In verse 15, a few verses after our passage ends, Jesus calls money an “abomination in the sight of God”.  And the Bible dictionary amplifies this to say “extremely hated, detestable, connected with idolatry, connected with the worship of the Antichrist”.)

So we want to keep from getting attached to the stuff!  We want to be careful to keep money in its place. Money is a tool, not a master, and we need to use it, Jesus says, to buy for ourselves friends who will welcome us into the kingdom when we get there.

What an interesting thing to say! And what a thought that is! The “great cloud of witnesses” who watch us as we run our race on this earth can be increased by means of how we spend our money. What a thought! “When it is gone, they will welcome you into the eternal homes,” Jesus says.

And he adds, “If you have not been faithful with dishonest wealth, who will trust you with the true riches?” What we do in this life with our money is not just practice. It’s a building of spiritual skills and spiritual abilities that will benefit us in the Kingdom.

Jesus goes on, “And if you have not been faithful with what belongs to another, who will give you what is your own?” He speaks of our inheritance in the Kingdom – which will be truly ours, never to be lost or taken away.

And then Jesus says, “you cannot serve both God and wealth.” Why? Because God and money are competing powers. God is of the eternal kingdom; money is of this world only. And we either worship God or we worship the idols of this world.

Now the Pharisees have been listening in on all this, even though Jesus is no longer speaking directly to them. And when Jesus says it’s impossible to serve both God and wealth… they laughed at him.

The Pharisees poked fun at the Son of God, knowing full well that he was the Messiah. Which gives us an idea of just how much they loved their money.

And you know – modern-day Pharisees do the same thing.  It’s one of the ways you can tell who God’s servants are and who the fakers are.  If you tell a Pharisee it’s impossible to serve both God and money they will either laugh at you or start making excuses.  Beware the leaven of the Pharisees, Jesus often warned his disciples. And he says one last thing to the Pharisees: “what is prized by human beings is an abomination in the sight of God.”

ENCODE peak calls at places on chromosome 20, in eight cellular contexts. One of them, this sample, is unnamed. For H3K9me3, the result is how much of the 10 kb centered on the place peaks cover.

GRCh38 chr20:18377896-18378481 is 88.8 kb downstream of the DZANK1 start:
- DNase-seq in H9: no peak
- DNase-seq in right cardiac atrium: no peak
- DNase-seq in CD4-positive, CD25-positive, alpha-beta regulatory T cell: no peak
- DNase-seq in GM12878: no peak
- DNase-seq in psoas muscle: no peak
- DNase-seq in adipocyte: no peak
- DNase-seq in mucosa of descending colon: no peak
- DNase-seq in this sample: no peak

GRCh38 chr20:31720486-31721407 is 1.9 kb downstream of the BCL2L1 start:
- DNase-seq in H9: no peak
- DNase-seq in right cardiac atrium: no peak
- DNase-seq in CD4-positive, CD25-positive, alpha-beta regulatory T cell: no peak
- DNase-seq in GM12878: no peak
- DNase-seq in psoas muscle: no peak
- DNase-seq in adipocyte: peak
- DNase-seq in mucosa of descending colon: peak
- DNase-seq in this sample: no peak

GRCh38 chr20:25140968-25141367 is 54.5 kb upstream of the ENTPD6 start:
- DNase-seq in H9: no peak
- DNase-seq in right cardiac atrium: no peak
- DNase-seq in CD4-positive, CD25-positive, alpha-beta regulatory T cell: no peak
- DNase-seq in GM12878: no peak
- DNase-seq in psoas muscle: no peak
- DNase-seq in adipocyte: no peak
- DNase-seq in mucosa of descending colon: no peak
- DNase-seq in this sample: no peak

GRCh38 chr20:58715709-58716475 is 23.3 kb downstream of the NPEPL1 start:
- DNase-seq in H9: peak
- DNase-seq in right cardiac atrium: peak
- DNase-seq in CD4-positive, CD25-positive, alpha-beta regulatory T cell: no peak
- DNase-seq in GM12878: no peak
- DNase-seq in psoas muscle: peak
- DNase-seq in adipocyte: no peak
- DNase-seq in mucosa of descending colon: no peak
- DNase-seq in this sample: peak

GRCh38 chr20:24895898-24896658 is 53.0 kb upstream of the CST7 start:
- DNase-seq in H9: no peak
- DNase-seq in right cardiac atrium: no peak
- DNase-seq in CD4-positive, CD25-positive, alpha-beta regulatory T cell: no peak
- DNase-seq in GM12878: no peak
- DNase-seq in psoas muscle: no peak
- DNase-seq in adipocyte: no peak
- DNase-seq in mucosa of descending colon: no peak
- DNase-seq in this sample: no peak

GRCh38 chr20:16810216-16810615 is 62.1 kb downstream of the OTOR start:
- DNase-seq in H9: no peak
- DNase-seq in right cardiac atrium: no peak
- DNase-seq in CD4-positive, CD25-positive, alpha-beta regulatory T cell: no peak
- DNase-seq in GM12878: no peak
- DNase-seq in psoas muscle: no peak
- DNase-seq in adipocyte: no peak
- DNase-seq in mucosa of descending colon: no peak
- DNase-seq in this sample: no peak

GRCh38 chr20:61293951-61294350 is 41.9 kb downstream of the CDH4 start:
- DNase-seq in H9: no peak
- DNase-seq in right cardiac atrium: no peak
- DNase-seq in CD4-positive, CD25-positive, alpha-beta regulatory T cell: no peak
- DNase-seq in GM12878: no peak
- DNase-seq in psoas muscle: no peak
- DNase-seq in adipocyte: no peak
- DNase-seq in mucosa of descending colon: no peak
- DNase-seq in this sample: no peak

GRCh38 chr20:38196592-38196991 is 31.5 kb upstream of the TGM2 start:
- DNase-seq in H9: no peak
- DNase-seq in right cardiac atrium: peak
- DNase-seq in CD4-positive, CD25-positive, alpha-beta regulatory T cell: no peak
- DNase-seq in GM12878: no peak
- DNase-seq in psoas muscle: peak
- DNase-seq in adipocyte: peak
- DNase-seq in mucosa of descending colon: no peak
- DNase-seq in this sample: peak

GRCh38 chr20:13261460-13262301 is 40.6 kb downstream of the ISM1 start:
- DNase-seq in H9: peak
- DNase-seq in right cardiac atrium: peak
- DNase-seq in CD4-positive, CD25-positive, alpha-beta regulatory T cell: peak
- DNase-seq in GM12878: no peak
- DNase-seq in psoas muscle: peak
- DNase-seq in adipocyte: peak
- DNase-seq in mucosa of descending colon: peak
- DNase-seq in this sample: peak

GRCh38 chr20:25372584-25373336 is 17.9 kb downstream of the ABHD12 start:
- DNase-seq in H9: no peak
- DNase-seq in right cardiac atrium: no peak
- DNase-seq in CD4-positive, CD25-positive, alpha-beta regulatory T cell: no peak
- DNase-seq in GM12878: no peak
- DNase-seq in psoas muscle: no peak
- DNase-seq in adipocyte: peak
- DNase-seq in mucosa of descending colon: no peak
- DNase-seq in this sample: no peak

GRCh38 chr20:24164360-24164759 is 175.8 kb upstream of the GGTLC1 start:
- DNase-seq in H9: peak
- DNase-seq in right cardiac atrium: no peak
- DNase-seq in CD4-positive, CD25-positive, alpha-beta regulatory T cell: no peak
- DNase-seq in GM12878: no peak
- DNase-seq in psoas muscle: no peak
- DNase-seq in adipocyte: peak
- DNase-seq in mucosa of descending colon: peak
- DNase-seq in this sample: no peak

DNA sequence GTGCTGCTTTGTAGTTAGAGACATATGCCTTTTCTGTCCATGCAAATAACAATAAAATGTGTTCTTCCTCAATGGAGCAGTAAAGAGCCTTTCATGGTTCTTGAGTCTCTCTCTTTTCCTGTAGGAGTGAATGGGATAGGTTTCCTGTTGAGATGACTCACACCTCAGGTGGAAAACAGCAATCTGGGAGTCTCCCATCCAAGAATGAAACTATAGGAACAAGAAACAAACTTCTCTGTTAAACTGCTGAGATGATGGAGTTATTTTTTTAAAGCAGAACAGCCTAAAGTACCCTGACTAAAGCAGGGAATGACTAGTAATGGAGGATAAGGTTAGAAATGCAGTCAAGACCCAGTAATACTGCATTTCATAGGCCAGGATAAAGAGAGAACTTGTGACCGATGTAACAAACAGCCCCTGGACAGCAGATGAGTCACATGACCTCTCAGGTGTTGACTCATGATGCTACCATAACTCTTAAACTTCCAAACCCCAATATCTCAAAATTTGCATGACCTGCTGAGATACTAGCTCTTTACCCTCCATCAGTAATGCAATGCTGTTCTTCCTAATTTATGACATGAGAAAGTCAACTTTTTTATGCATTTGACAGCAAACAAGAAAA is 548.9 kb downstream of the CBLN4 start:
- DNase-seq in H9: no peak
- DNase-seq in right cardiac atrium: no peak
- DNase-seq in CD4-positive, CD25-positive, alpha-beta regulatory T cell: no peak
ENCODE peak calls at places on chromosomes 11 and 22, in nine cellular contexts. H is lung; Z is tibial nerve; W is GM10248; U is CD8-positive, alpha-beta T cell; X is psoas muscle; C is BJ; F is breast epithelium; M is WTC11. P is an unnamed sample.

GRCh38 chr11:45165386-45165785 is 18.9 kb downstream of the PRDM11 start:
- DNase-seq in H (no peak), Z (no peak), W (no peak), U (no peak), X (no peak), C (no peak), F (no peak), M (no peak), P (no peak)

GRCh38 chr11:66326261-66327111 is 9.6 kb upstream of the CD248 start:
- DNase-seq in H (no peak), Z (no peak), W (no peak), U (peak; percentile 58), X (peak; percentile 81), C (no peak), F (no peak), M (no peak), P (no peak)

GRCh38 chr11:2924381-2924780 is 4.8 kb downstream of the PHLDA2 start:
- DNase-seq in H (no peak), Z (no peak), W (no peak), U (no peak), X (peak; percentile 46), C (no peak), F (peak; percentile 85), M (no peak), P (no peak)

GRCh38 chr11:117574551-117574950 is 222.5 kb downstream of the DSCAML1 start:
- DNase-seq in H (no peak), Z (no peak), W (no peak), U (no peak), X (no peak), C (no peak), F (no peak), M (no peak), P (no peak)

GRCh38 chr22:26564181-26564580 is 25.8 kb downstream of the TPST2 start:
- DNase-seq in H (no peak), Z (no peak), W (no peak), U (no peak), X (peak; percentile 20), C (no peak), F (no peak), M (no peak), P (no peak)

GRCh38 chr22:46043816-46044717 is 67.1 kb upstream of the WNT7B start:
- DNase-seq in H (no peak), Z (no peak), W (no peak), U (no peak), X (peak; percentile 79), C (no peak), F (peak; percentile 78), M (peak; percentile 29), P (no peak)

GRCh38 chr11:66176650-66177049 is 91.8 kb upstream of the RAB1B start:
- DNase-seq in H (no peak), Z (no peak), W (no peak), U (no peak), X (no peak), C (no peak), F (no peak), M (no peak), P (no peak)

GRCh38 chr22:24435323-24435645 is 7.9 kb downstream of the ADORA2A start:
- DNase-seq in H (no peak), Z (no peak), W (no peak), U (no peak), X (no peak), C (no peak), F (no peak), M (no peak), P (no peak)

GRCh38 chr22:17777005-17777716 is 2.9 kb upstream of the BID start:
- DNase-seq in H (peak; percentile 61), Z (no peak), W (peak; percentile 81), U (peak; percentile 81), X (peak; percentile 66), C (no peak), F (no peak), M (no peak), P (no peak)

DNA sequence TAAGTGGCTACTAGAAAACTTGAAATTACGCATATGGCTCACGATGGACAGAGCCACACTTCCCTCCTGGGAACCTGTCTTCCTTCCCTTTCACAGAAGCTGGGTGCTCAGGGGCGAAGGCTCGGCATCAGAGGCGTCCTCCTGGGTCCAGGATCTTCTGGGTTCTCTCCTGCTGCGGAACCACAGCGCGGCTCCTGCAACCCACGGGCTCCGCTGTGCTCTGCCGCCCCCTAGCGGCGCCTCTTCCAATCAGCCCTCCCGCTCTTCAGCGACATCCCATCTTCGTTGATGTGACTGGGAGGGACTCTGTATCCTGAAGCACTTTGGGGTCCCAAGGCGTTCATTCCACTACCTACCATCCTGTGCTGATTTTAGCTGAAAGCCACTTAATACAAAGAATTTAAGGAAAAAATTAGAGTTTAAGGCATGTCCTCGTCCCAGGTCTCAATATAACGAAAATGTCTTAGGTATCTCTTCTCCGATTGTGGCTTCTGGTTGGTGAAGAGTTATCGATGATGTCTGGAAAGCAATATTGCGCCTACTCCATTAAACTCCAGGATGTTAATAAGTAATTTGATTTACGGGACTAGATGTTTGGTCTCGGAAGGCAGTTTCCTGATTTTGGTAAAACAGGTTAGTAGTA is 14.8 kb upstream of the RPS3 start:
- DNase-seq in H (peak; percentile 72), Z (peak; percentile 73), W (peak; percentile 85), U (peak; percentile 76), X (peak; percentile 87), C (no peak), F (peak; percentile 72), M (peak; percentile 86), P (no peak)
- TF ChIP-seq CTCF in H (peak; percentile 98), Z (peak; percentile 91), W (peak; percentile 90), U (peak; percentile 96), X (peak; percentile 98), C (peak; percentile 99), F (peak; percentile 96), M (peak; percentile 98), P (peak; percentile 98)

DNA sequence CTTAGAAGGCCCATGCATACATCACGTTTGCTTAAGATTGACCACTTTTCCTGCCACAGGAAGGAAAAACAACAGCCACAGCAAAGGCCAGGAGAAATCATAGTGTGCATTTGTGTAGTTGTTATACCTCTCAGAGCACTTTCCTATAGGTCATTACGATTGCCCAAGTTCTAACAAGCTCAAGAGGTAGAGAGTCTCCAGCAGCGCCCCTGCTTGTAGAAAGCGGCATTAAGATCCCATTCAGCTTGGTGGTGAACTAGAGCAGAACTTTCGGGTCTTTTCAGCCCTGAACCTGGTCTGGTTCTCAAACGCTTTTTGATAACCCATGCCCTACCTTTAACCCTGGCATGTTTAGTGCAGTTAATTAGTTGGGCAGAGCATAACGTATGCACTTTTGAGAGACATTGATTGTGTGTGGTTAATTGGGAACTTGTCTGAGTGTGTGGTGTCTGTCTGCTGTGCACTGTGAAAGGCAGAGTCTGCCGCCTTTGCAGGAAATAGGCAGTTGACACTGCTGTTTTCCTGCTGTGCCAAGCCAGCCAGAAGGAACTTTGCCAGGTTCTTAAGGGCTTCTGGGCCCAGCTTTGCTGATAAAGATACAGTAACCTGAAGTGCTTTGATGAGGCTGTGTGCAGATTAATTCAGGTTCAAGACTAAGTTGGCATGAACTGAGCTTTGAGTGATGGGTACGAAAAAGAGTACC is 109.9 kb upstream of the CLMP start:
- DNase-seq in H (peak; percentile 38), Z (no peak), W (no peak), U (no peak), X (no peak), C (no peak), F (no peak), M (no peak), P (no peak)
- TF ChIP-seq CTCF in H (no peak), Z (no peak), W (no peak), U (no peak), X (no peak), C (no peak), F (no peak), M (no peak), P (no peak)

So does this mean as Christians we’re supposed to give all our money to the church? No! It means that all we have belongs to God because God created it. And we are called to be wise and honest managers of what God has given us.

So for the take-away for today I have five things:

  1. Pray for your pastors and your spiritual leaders, that we don’t fall into Phariseeism. It is always a temptation. Pray that God keeps us honest, and that our love for God and for God’s people keeps on growing.
  2. We need to live our lives in such a way that we are faithful to our Master in using what he gives us. Honor God in the way we use our money. Honor God in the way we develop our talents and employ our skills. Remember that we are only stewards in this life. We need to work as if we were going to have to give an accounting someday.Having said that, there are two dangers I would warn about. The first is looking around at our fellow church members and thinking “I don’t have much to give. All these people are more gifted than I am. They have more than I have, and they can do more than I can do.” Don’t believe that for a minute. No matter who we are, and no matter what our abilities, God has given each one of us gifts to share in God’s name with people who need them.  That includes everybody.

    The second danger is the tendency of some of us to run ourselves ragged for God.  This is not a wise use of God’s gifts.  Keeping the Sabbath – a day of rest once a week – is important. And choosing prayerfully where to invest our time in God’s kingdom, and letting other things go, is important.

  3. The parable of the dishonest steward talks about being shrewd in our choices, being wise. Think about what God is calling us to do. How can we use the gifts we have most efficiently, for the best impact? Sometimes we don’t know, but God knows.  And so we pray, and talk about it with trusted friends.
  4. Where it comes to money, we need to invest wisely. Have you ever noticed, the longer we’re church members, the more mailing lists we get on for donations? And it’s too easy just to give $5.00 to everybody just to make ourselves feel better. A wise steward thinks about how and where an investment will grow, and takes into consideration what the Master has asked us to do.  It takes time and thought and prayer to decide where and how to give our money.
  5. And finally we need to support and encourage each other in our faithfulness to God. Ask each other: “what is God leading you to do?” And keep asking that question, and keep on helping each other to be good stewards of what God has given.